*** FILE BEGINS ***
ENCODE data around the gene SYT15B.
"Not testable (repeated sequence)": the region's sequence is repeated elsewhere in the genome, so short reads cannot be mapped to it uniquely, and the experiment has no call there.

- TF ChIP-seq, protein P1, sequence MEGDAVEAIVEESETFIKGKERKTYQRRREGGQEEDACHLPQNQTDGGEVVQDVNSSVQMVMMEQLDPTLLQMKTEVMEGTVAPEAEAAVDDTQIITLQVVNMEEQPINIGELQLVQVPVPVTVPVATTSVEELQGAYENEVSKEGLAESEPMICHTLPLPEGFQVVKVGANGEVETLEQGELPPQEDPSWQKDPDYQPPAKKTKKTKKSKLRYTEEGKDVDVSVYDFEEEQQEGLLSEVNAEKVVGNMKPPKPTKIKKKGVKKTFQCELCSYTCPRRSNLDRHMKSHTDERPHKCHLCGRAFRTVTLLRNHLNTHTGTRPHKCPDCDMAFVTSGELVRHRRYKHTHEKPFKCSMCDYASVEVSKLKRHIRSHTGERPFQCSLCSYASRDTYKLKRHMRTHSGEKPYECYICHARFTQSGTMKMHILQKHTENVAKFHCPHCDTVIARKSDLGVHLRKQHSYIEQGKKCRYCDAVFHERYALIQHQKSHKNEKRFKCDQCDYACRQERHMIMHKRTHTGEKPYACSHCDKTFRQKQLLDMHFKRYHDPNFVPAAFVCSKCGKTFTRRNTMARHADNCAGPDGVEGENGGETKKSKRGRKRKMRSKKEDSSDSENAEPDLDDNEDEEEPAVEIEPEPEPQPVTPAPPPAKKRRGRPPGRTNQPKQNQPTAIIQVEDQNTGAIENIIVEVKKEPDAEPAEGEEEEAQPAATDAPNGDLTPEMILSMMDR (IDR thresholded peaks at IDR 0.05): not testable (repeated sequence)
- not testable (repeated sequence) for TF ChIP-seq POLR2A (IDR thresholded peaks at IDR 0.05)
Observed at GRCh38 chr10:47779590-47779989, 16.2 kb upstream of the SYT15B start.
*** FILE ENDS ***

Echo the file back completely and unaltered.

ENCODE data around the gene SYT15B.
"Not testable (repeated sequence)": the region's sequence is repeated elsewhere in the genome, so short reads cannot be mapped to it uniquely, and the experiment has no call there.

- TF ChIP-seq, protein P1, sequence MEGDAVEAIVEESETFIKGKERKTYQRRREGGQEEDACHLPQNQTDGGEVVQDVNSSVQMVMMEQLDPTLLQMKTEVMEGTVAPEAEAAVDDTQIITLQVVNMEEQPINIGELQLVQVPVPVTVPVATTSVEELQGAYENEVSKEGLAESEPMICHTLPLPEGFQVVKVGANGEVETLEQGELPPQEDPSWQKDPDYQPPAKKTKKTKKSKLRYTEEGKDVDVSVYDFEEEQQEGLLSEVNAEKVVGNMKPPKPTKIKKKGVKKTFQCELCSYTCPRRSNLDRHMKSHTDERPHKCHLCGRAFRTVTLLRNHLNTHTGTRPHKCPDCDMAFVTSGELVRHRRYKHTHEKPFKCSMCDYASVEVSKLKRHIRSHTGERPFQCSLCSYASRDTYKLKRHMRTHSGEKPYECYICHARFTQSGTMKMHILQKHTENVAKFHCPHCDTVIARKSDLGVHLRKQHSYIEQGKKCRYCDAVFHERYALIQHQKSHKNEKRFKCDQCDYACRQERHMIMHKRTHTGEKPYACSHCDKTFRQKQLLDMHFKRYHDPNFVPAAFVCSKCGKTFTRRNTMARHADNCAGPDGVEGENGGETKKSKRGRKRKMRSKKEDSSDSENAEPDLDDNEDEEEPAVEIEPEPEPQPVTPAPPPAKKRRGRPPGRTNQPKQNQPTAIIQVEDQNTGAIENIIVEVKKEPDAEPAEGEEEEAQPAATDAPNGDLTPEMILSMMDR (IDR thresholded peaks at IDR 0.05): not testable (repeated sequence)
- not testable (repeated sequence) for TF ChIP-seq POLR2A (IDR thresholded peaks at IDR 0.05)
Observed at GRCh38 chr10:47779590-47779989, 16.2 kb upstream of the SYT15B start.